Case Report: Osteomalacia Secondary to Mixed Renal Tubular Acidosis from Primary Sjogren's Syndrome


  • Kidsada Wichacharoen Phramongkutklao Hospital
  • Chatpong Makmee Phramongkutklao Hospital
  • Sumapa Chaiamnuay Phramongkutklao Hospital


Sjogren's syndrome is a type of autoimmune rheumatic disease that involves chronic inflammation of various organs, particularly the exocrine glands. Additionally, it can cause symptoms in other systems, such as the skin, joints, lungs, kidneys, blood vessels, and nerves.
In this report, we present a case of a 47-year-old female who presented with generalized body pain for the past 4 months, along with weakness in the arms and legs. Bone density testing reported low T-score in osteoporotic range. She was treated with alendronate; however, her symptoms got worse. She was referred to a rheumatologist. Blood tests revealed non-anion gap metabolic acidosis and multiple electrolyte imbalance, including low serum potassium and phosphate. Urine analysis showed protein, potassium, and phosphate loss. Serum testing for autoimmune panels showed positive for anti-SSA and anti-SSB antibodies, along with a Schirmer's test indicating decreased tear production. Therefore, the diagnosis of generalized bone pain due to osteomalacia secondary to mixed renal tubular acidosis from primary Sjogren's syndrome.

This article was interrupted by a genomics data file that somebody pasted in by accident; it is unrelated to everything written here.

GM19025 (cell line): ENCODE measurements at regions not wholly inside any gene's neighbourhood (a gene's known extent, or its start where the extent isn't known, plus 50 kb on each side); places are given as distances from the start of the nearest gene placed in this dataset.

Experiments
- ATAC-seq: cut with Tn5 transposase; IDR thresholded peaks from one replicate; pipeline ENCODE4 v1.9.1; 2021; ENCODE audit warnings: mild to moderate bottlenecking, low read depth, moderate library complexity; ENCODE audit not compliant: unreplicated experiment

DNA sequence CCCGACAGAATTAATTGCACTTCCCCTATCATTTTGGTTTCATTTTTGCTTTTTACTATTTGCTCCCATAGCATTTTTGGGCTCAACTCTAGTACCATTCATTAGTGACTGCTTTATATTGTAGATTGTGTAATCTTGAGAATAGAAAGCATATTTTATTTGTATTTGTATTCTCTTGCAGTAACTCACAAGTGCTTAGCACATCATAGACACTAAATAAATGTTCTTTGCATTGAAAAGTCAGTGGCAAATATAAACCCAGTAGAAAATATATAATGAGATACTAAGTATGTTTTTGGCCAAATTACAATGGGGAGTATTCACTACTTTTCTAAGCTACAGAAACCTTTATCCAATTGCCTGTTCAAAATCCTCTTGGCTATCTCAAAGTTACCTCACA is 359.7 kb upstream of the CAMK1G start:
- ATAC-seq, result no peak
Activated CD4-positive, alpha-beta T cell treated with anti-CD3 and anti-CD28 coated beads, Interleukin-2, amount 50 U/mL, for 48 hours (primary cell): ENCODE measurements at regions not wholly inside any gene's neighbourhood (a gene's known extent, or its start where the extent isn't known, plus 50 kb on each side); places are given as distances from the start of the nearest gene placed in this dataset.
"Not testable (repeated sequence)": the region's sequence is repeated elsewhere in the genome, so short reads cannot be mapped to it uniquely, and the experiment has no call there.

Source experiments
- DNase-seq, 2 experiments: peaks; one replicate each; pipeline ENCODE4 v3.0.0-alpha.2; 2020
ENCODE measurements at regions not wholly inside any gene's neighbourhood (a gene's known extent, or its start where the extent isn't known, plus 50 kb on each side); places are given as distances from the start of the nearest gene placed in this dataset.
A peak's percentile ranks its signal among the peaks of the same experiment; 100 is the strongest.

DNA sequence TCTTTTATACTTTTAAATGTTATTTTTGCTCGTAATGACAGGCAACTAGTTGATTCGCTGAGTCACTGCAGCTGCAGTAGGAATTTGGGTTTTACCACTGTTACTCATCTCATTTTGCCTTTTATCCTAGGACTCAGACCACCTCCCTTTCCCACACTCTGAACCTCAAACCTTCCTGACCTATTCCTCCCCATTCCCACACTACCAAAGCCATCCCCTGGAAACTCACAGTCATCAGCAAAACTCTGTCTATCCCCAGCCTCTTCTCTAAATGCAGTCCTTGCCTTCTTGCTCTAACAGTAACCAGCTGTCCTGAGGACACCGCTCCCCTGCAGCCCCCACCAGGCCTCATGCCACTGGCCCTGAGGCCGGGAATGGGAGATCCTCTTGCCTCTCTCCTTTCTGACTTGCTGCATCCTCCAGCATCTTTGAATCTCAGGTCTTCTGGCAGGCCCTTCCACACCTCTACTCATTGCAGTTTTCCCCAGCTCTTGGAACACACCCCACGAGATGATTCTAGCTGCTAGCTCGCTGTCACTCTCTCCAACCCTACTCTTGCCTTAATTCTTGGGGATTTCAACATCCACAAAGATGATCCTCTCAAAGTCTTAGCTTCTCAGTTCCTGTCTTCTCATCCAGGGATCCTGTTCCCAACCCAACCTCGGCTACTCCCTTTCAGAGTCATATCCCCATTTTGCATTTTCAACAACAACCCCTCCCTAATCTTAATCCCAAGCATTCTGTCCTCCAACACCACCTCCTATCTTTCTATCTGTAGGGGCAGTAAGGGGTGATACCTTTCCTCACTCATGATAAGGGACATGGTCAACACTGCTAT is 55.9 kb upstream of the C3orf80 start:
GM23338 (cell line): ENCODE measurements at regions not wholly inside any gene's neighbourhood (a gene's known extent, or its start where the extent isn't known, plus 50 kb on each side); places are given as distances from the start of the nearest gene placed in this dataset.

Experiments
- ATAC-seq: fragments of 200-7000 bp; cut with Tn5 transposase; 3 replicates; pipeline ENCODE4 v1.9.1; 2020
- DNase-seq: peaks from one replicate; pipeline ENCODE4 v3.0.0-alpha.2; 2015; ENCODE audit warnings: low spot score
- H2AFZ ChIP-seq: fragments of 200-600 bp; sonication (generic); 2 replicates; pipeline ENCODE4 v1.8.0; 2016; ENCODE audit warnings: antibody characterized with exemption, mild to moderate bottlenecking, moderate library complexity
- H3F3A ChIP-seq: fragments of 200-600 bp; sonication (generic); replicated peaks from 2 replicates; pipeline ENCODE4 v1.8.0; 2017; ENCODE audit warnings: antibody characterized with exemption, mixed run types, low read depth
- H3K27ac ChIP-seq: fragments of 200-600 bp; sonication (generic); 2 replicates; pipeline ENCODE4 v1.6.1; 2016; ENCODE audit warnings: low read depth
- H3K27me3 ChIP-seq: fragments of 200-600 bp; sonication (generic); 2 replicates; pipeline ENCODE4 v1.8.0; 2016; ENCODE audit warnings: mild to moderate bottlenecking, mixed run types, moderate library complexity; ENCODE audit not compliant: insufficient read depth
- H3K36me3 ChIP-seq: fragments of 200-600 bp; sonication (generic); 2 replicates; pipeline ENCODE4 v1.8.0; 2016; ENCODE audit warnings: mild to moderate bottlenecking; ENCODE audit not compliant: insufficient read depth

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How to Cite

Wichacharoen K, Makmee C, Chaiamnuay S. Case Report: Osteomalacia Secondary to Mixed Renal Tubular Acidosis from Primary Sjogren’s Syndrome. Thai J Rheu [Internet]. 2024 May 30 [cited 2024 Jun. 14];35(1):34-49. Available from: